BILLINGS — Brad Wilson found himself unexpectedly emotional Friday afternoon watching some of his career highlights by way of introduction at the Big Sky State Games.

The three-time Olympian from Butte was tabbed as this year's torch lighter after retiring from competitive moguls skiing this spring and the memories are still fresh.

"It's a crazy thing to be done with skiing, you know, and that was like the first time that just kind of hit me." Wilson explained. "It's like you could represent the U.S. and to be able to do that at the same time and always hear 'Brad Wilson from Butte, Montana' is like, it's just something that ... is really, really cool."

Wilson had an 11-year career on the U.S. Ski team, was a five-time U.S. champion and two-time World Championship silver medalist and yet, he admitted being surprised when asked to light the torch for this year's event. 

"To get me here, it's just something that I didn't realize is very special because this community has given me everything," Wilson said during Friday afternoon's press conference. "This community did support me when I was first starting skiing. This community brought me to the world stage or my first World Cup is the one that brought me to my first and all Olympics. So huge thanks to you guys to make sure that you're giving these opportunities to these kids to have the same memories that I had."

"It was a really fun ride, going through 11 years on World Cup, being an athlete from Montana and we're proud, you know, because Montanans are so proud. Us Butte rats are even prouder," Wilson joked. 

His career took him all over the globe and while he is currently based in Utah, Wilson also has kept an eye on Montana so was happy to get the chance to return.

"I was excited to see where the development of sport is and kind of where it stands, especially with Utah and other countries," Wilson said.

As one of the largest state games in the western United States that encompasses 35 sports and thousands of participants, the Big Sky State Games present an opportunity for athletes of all ages to compete, one which Wilson was happy to lend his support to.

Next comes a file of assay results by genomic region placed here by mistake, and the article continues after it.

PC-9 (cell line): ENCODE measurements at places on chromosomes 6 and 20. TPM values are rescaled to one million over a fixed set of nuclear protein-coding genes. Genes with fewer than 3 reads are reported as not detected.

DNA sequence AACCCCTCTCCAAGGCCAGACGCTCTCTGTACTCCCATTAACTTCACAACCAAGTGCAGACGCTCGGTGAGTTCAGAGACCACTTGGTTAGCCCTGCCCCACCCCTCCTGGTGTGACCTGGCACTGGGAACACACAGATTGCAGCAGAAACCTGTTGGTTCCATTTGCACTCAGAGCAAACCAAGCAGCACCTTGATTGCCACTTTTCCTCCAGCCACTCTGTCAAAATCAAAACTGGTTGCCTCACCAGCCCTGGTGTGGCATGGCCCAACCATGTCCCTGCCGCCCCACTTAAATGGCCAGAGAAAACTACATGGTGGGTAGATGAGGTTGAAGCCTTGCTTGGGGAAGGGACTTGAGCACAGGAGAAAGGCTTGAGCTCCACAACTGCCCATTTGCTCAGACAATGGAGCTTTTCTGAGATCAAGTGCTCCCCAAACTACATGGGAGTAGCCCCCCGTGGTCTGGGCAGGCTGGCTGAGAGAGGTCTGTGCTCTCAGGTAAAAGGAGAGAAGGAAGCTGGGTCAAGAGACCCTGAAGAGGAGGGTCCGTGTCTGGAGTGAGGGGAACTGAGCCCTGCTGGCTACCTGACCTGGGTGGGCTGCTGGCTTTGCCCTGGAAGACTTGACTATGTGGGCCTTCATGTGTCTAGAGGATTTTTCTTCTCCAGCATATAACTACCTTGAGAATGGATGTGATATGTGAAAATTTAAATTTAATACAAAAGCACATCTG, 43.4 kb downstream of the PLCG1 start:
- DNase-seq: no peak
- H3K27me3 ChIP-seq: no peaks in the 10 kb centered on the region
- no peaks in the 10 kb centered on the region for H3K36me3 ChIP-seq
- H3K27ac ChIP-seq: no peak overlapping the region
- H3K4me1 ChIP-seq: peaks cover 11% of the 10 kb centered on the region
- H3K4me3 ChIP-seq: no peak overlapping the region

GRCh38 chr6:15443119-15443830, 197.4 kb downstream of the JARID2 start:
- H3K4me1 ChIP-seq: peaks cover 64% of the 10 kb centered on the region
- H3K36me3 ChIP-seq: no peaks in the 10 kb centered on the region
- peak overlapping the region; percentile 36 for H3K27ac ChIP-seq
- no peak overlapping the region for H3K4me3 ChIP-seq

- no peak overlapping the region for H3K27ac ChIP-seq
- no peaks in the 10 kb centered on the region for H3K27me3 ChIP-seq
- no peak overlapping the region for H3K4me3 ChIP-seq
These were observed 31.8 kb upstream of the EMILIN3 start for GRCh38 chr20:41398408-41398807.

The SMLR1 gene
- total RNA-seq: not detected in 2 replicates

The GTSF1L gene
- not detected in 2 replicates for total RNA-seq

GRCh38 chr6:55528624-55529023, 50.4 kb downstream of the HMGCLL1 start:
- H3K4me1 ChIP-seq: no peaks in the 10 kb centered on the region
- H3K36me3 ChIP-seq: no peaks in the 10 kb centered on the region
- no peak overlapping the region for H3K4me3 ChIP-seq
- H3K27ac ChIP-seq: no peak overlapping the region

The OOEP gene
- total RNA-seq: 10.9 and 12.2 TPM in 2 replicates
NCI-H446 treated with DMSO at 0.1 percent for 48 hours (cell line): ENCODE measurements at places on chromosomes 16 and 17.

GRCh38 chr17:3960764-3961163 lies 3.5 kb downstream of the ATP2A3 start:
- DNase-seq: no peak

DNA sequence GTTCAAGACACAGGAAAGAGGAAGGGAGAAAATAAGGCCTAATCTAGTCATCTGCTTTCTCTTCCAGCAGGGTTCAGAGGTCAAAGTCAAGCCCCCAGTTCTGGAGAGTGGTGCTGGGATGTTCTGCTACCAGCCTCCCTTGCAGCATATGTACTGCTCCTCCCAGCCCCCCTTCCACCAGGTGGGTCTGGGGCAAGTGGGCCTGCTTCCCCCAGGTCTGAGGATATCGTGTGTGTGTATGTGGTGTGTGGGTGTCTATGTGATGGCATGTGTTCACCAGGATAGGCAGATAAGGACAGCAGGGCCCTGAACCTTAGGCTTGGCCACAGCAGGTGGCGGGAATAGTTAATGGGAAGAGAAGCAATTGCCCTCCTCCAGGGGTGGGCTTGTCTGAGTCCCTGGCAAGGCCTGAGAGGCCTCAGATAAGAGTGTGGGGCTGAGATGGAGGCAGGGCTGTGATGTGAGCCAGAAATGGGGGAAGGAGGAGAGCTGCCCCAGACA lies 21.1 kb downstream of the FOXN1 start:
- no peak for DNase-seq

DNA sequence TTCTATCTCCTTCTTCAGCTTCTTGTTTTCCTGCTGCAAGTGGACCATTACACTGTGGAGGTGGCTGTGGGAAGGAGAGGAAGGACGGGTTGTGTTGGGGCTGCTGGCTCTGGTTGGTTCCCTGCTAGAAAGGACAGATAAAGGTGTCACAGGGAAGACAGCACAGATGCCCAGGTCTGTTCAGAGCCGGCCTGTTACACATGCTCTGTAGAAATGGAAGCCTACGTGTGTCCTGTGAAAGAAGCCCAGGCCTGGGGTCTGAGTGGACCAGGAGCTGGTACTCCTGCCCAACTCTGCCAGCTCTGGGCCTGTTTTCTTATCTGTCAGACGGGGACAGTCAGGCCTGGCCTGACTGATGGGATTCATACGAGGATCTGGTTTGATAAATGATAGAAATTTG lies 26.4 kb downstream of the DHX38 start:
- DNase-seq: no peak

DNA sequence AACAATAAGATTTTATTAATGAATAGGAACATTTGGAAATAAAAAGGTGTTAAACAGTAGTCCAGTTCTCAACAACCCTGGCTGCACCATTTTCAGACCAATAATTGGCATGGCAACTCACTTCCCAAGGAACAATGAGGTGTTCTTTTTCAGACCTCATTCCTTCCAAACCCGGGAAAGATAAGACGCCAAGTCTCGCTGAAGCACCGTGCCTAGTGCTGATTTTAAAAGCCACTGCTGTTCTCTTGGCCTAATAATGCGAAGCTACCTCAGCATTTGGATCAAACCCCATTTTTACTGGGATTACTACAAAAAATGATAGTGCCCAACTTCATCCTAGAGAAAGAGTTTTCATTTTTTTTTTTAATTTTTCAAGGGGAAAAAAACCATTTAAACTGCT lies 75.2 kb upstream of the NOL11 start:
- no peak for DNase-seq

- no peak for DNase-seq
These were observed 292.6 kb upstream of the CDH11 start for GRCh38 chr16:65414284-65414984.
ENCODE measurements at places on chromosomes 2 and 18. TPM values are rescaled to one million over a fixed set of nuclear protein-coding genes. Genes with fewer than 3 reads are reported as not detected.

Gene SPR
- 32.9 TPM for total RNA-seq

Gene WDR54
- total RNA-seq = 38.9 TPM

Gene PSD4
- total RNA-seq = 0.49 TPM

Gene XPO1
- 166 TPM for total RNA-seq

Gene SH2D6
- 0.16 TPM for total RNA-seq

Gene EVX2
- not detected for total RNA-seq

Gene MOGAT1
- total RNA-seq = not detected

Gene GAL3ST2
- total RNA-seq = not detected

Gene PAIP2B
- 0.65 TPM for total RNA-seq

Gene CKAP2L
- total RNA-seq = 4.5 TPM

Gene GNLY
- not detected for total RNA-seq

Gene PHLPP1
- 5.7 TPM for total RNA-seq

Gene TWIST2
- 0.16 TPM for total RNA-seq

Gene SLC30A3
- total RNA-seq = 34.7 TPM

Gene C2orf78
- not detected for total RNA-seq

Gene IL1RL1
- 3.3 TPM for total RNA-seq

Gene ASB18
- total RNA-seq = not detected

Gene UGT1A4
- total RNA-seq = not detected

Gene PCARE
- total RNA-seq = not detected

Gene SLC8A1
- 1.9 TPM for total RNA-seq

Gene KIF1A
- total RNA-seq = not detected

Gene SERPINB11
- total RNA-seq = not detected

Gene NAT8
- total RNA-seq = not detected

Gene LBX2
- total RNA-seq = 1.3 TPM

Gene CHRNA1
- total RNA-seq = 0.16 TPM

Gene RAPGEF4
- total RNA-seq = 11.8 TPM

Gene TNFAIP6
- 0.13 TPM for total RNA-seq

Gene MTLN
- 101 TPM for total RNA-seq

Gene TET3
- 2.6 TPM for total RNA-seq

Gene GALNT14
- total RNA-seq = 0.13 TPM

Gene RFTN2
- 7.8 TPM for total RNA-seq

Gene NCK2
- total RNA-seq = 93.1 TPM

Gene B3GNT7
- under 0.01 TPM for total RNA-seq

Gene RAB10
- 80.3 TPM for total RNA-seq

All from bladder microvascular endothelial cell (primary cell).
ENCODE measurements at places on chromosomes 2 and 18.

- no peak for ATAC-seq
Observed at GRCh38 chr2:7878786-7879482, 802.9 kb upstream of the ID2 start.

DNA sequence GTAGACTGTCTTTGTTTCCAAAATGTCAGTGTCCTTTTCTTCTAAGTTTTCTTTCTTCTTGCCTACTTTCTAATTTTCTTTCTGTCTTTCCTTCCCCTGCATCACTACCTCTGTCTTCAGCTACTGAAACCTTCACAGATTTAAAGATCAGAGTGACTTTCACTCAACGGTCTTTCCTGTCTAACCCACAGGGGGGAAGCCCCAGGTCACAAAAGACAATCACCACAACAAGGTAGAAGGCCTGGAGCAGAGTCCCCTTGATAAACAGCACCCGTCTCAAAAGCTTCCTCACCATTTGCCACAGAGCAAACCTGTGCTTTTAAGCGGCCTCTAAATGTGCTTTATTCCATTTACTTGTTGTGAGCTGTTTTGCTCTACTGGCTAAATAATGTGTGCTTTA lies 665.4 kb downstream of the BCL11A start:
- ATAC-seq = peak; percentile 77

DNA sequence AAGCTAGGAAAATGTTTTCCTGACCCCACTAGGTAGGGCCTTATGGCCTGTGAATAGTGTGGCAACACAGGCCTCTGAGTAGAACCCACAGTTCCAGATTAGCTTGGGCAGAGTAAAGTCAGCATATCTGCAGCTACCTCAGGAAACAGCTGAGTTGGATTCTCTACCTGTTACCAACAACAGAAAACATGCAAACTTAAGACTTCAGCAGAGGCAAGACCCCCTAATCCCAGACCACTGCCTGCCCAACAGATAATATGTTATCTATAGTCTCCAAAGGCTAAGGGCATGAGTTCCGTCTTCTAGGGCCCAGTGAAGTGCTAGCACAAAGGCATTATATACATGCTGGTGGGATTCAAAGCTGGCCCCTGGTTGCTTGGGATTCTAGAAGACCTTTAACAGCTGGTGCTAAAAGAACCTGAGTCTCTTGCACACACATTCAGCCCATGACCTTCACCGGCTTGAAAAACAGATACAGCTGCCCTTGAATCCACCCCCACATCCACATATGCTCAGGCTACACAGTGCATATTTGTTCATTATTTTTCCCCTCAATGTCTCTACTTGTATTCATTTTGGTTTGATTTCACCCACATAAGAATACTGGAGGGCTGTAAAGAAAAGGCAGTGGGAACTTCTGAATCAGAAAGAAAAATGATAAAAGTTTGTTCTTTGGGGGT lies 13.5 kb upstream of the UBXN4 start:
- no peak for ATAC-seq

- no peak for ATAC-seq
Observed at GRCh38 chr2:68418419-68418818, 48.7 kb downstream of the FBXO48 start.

"It does give you a taste of that competition. It is all relevant," Wilson said. "These kids competing at this level is the biggest level they've ever competed at and no matter what level you compete at, you will always have that."

His advice at its most basic for any athletic pursuit is to "enjoy the process."

"Find the small victories. It's going to be tough and it's going to be hard, but make that part something you can enjoy. How do you make that you're just making yourself stronger and better? In the end, that's what we're all trying to trying to do is to strive for perfection, right? And that's what sports are all about, I think is our own path and journey to that perfect race or run," Wilson said. "So I would say just enjoy the grind."

That experience is what he drew on as he progressed from building and learning jumps with his brother in the mountains to progressively higher stages all over the globe.

And now that he's embarking on a new chapter, Wilson is applying those mindsets to other pursuits: coaching with the Wasatch Freestyle team and his newly created furniture building business, Wilson Design.

"What's really cool is being able to take a step back from the spotlight," Wilson said. "It's these athletes, it's them who it's their turn, it's their time to go and experience these amazing opportunities and things."

His story of growing up building jumps on Homestake Pass with older brother Bryon and getting into the sport that way has been retold many times throughout his career in admiration of scrappy beginnings. But as someone who has seen what can happen when kids from Montana get a chance, he also has some insight into what his sport of freestyle skiing needs to be able to continue to grow so the next one gains opportunity.

"There's a lot of people in moguls skiing, especially in Montana, who are done skiing and they just basically volunteer to help these programs grow, and they're still kicking butt," Wilson said. "I mean, there's still amazing skiers coming out of Montana and I feel like that's kind of how it always has been. It's always been just, it's a different culture up here and that's just how it's done. But if we want it to grow, I think we as a sport need to figure out ways to support these programs up in Montana, that way they can, you know, get their air bag or their water ramp facility or new mogul course then I mean, it'll grow. I mean, people want to ski. People love to ski and people want to mogul ski. It's just a matter of having those venues open for them."

Contact her by email at or follow her on Twitter @LindsayRossmill.

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